Sunday, January 1, 2006

2005 Newsletter Woman of the Year

Previous Winners: 1992: H. Ross Perot, 1993: St. Francis of Assisi, 1994: Newt Gingrich, 1995: Cal Ripken Jr., 1996: The Bob Dole Campaign, 1997: Dolly the Sheep, 1998: El Nino, 1999: Belinda Jensen, 2000: The Taco Bell Chihuahua, 2001: Randy Moss, 2002: The Cheapo Newsletter, 2003: Lindsay Whalen 2004: The iPod

It was a tumultuous year for the Newsletter Woman of the Year Committee (NWOTYC). First the chairman's decision to invade Best Buy's Newsletter Woman of the Year Committee's headquarters because of rumored Waffles of Delicious Decadence turned out to be based wholly (holy) on faulty intelligence. Committee members who unanimously backed the decision to invade were left with breakfast egg on their faces and hardly felt safe in their own country. Thus the proceedings were moved overseas to the only country that would welcome the NWOTYC and provide plenty of blueberry flavored maple syrup: England.

Sequestered somewhere in the West Kensington district of London, committee members soon found that being in a foreign land was hardly conducive to come to some sort of agreement on who should be honored this year. At least back home if meetings disintegrated into nonproductive chaos one could always go back to one's room and spend hours surfing the Internet without paying an arm and a leg. In other words, non-productivity, a staple of an American meeting, was much more expensive overseas than it would have been at home. That said, the committee narrowed its choices down to six stellar candidates. Few years have seen as many qualified candidates than in 2005. The finalists:

6) Veronica Mars: TV's baddest woman from TV's coolest show, she ain't no Buffy but that isn't exactly the point.

5) The secret society of American scooter riders: As gas prices rose so high that even a Honda Civic driver found that he could pump in over $20 worth of gas into his fuel efficient but tiny gas tanked car, more and more people took matters into their own hands and hit the streets on stylish scooters. What made what already was an enjoyable ride even more enjoyable was by buying a scooter one automatically enlisted in a community of others who know how lovely a ride can be on a motorized two wheel vehicle. The fresh air is great but the use of all five senses, so dulled in a car, comes alive on a scooter. And it's great that it's obligatory while riding a scooter and passing another scooter rider that one should wave.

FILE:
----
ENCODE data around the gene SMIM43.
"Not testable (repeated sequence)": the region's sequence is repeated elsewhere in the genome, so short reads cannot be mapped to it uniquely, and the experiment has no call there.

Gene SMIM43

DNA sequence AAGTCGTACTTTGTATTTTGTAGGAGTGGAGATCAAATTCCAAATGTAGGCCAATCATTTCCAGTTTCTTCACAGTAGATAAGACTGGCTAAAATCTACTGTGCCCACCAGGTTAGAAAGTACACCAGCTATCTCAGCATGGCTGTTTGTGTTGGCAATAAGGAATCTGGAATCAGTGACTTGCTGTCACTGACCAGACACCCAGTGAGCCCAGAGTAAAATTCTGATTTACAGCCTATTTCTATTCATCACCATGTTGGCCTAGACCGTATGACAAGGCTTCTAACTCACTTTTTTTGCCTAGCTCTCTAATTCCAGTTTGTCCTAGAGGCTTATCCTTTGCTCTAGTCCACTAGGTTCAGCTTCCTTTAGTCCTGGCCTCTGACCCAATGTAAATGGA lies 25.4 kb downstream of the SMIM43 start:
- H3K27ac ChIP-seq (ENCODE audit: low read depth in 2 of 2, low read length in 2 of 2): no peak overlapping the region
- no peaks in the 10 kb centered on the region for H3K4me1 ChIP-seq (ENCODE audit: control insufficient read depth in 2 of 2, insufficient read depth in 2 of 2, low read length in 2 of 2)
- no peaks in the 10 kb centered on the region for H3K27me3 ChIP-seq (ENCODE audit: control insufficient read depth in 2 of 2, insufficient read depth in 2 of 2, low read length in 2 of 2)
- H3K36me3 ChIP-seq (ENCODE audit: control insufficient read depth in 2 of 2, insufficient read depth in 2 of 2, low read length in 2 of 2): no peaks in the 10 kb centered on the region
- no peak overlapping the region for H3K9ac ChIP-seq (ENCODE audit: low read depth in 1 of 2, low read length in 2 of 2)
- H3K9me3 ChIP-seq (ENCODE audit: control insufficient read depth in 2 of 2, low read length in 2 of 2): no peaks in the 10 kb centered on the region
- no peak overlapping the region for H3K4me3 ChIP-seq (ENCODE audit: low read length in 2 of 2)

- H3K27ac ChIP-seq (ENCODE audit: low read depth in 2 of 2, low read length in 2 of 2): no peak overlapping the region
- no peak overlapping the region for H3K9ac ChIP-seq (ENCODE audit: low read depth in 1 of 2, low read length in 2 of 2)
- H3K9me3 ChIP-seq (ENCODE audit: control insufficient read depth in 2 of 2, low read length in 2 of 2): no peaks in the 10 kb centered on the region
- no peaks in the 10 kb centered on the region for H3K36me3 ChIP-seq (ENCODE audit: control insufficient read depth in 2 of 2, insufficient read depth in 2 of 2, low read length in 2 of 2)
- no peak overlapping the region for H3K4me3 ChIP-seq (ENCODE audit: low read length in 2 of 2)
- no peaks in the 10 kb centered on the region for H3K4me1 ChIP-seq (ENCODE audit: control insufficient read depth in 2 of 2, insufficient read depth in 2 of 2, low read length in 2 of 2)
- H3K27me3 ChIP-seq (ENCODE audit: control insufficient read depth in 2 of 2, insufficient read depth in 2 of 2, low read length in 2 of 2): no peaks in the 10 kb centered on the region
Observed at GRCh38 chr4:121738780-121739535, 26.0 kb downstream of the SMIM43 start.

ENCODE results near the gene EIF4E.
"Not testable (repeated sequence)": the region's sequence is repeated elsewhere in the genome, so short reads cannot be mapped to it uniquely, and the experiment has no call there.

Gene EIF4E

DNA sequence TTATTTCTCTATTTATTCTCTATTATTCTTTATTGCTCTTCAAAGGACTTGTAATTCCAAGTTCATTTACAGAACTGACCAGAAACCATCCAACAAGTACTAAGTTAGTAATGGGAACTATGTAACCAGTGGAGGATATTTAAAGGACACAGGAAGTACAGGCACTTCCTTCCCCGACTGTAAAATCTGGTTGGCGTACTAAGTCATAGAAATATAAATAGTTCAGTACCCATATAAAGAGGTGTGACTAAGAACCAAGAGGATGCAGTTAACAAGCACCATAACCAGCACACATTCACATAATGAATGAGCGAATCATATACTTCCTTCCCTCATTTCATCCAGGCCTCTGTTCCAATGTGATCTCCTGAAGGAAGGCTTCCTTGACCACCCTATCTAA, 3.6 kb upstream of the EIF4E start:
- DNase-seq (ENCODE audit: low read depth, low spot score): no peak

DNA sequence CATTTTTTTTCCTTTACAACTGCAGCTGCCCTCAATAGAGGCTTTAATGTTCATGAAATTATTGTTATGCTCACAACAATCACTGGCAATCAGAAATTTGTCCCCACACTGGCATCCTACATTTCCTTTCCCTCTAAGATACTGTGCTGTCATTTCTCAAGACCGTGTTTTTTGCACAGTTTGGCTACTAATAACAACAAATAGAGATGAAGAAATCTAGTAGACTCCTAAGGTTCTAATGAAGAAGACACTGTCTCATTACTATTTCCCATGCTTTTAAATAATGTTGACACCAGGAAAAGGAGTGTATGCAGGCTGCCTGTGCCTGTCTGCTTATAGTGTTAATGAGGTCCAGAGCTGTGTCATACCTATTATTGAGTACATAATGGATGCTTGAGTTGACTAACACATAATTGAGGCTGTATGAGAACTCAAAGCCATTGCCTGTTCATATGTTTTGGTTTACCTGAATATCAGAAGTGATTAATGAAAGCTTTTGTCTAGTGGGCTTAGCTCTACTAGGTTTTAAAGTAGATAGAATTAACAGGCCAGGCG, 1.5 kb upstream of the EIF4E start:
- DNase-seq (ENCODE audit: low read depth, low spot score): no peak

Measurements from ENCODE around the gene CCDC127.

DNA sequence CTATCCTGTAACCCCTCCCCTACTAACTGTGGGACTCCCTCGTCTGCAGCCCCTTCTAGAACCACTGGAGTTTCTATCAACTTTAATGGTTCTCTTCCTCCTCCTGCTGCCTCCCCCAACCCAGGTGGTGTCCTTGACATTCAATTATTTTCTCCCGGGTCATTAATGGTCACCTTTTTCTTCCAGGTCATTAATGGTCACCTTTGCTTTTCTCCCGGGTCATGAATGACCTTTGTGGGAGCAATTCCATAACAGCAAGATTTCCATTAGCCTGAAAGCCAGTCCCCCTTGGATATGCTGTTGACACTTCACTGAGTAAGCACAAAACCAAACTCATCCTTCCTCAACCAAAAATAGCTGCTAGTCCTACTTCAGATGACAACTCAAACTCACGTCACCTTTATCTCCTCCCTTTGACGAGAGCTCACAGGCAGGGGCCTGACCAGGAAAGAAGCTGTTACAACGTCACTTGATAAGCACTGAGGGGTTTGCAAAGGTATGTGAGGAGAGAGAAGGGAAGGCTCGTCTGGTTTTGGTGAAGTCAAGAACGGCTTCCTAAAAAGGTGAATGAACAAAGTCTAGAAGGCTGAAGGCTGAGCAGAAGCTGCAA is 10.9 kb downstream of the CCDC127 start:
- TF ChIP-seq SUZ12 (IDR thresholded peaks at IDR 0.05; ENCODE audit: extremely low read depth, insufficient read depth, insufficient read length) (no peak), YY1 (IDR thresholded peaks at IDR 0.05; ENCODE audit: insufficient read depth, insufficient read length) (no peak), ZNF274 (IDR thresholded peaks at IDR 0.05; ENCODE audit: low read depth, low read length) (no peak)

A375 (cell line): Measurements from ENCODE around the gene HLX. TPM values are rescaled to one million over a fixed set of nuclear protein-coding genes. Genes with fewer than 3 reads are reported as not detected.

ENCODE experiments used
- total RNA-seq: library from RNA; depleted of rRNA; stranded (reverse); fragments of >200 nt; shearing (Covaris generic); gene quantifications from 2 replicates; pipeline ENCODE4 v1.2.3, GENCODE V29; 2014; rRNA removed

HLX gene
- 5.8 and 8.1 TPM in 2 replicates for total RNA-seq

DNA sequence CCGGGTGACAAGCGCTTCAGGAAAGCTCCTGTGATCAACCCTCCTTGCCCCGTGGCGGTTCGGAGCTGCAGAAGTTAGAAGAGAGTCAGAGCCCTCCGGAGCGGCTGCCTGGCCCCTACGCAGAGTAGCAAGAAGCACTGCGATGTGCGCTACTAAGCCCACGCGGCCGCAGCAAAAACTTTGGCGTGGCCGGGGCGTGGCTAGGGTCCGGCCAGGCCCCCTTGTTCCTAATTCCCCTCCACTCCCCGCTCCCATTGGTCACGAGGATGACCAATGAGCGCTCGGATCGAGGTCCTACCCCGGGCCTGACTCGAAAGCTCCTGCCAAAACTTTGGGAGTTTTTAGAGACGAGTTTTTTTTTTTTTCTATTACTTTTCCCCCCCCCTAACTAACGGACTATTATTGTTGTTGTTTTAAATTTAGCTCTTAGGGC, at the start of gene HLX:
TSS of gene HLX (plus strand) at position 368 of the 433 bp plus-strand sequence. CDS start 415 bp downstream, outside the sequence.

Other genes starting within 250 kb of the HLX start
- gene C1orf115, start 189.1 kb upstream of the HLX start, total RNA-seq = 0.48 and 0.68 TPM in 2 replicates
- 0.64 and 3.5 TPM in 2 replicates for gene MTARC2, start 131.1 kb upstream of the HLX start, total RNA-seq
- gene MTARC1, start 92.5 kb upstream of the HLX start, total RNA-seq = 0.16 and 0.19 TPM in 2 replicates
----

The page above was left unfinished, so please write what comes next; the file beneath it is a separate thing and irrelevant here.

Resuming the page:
4) Harriet Miers: The biggest criticism of George W. Bush's nomination of John Roberts to replace Sandra Day O'Connor on the Supreme Court was that Roberts wasn't a woman. Conservatives applauded this anti-affirmative action move. Liberals predictably howled. And even Bush's own wife Laura publicly questioned the move. Bush then proved how foreign a concept affirmative action is to him by next nominating Ms. Miers to replace the late William Rehnquist. If the one qualification needed for this nomination was to be a woman, Bush only had over fifty percent of the population to choose from. That he chose the entirely unqualified Miers shows that he really is a uniter not a divider. Heckava a job G.W.!

3) The Whizzinator: One would have thought that the Vikings' Love Boat scandal would be the team's most unique scandal of the year. But no, running back Onterio Smith getting caught at the airport with powered urine and the Whizzinator, a device designed to pass a drug test, makes the little sex scandal seem somewhat bland in contrast.

2) Cassie Johnson: The skip of the U.S. Women's Olympic Curling Team proves that to be good in the sport requires athleticism and grace. That the Bemidji native is also a babe means that the sport that is about to hit the big time has a photogenic spokesperson for years to come.

Committee members make no bones that the choice for the 2005 Newsletter Woman of the Year wasn't a unanimous decision. Members debated, discussed, and deliberated and their decision evolved into the eventual winner. In a year where the line between religion and politics continued to blur, committee members couldn't believe that they lived in a land where teaching creationism in the guise of something called "Intelligent Design" in science class was an issue. Most of the committee members thought that the Scopes Monkey Trial, so artistically and memorably portrayed in Spencer Tracy's movie Inherit the Wind, had long ago settled things.

Thus the committee split. Some wanted to award King Kong as a gesture towards our monkey friends. But in the end the majority went with the 2005 Newsletter Woman of the Year: Mr. Charles Darwin. That his thoughtful and scientifically proven theories have returned to the controversial after all these years is astounding. If it is our goal to be remembered years after we leave this earth Mr. Darwin surely had to be happy with 2005. It truly was the year of the monkey and the NWOTYC thank God that Darwin was such an evolved monkey.

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